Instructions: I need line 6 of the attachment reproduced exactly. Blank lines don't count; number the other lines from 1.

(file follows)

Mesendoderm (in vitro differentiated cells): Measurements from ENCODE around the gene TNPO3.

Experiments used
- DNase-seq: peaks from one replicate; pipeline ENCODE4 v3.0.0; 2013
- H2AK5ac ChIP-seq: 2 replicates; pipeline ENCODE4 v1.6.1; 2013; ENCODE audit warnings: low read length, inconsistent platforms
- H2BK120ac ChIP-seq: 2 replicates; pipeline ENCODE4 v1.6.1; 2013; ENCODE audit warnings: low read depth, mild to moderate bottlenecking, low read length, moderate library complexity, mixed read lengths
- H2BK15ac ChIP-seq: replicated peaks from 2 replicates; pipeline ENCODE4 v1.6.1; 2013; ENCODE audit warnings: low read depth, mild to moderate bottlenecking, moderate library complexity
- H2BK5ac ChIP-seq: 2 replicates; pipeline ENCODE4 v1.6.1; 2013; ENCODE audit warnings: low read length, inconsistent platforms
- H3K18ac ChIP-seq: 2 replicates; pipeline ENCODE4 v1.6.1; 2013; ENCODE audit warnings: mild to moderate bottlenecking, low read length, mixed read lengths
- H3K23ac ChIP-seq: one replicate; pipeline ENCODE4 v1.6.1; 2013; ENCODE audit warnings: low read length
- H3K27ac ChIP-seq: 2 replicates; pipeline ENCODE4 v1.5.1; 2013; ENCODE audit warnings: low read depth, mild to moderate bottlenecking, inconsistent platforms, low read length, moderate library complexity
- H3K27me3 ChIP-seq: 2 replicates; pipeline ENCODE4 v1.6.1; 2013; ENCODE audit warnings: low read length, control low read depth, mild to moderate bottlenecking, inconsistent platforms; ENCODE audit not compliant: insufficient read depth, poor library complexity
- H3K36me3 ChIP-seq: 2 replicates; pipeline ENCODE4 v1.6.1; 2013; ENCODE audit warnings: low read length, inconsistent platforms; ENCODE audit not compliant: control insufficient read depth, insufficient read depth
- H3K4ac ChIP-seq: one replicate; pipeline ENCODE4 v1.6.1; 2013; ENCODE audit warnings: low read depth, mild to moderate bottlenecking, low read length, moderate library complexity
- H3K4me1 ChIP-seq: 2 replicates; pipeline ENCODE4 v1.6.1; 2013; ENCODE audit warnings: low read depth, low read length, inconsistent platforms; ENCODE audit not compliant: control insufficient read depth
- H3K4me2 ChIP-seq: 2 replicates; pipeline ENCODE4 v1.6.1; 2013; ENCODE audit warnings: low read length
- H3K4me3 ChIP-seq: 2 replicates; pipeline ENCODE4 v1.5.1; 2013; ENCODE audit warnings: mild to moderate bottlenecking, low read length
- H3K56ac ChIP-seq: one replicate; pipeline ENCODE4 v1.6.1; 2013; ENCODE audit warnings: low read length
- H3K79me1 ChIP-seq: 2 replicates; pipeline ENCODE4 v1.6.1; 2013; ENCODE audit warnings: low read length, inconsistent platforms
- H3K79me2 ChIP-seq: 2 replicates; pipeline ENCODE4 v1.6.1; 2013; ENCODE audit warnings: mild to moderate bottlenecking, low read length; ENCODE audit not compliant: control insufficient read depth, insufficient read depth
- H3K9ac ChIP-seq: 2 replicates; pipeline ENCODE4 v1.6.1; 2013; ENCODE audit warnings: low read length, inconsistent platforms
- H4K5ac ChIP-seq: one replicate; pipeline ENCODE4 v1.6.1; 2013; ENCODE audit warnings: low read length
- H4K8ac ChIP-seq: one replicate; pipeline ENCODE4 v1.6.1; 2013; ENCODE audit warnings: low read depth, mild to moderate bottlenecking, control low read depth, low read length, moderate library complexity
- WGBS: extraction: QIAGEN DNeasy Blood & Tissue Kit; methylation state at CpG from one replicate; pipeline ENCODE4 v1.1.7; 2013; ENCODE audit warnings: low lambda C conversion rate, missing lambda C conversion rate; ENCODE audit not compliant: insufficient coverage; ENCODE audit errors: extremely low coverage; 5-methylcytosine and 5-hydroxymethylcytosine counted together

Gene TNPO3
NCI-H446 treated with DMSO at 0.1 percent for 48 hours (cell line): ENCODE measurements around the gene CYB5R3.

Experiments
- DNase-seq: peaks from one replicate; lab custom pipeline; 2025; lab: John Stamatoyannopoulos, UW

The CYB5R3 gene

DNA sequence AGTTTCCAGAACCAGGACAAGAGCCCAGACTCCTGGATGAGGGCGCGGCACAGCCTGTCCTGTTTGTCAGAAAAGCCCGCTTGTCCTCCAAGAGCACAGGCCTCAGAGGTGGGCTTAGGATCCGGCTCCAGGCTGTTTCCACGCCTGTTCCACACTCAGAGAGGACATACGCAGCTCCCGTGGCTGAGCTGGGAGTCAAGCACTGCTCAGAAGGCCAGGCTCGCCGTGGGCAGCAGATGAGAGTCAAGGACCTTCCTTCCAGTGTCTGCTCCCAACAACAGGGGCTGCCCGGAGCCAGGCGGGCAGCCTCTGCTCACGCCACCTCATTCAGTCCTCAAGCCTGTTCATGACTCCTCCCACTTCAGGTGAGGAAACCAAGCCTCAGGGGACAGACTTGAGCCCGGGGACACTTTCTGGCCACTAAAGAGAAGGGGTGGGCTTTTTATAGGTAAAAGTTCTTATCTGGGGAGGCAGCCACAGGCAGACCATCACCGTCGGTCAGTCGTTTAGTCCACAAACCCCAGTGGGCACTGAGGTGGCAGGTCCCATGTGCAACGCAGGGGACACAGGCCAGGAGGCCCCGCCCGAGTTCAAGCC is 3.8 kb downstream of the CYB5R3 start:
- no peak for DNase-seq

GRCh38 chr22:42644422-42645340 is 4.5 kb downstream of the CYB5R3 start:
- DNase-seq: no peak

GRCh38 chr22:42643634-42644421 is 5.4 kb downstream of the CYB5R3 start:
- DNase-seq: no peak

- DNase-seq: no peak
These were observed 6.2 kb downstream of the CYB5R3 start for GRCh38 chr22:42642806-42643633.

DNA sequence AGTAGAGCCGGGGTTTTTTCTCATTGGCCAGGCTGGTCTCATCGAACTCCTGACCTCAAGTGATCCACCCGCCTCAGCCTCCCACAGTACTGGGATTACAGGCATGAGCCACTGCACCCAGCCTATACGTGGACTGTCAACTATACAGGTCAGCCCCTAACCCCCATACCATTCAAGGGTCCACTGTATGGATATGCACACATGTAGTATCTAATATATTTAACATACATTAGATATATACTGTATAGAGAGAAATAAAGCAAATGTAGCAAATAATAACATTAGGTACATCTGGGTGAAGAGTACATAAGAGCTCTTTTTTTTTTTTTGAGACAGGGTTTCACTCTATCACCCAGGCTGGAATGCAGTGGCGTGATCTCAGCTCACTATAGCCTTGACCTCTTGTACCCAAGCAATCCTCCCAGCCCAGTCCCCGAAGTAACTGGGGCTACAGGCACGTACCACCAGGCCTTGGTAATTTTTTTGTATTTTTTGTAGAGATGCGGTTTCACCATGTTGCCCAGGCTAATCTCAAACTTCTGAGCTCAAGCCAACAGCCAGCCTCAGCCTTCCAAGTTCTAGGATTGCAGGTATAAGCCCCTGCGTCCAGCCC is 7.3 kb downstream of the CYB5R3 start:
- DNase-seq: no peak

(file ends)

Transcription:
- H2BK15ac ChIP-seq: replicated peaks from 2 replicates; pipeline ENCODE4 v1.6.1; 2013; ENCODE audit warnings: low read depth, mild to moderate bottlenecking, moderate library complexity